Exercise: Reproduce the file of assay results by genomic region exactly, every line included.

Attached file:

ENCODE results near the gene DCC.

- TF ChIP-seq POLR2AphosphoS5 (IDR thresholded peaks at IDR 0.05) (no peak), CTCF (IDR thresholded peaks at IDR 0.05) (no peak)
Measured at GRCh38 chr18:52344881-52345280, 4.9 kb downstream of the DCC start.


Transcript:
ENCODE results near the gene DCC.

- TF ChIP-seq POLR2AphosphoS5 (IDR thresholded peaks at IDR 0.05) (no peak), CTCF (IDR thresholded peaks at IDR 0.05) (no peak)
Measured at GRCh38 chr18:52344881-52345280, 4.9 kb downstream of the DCC start.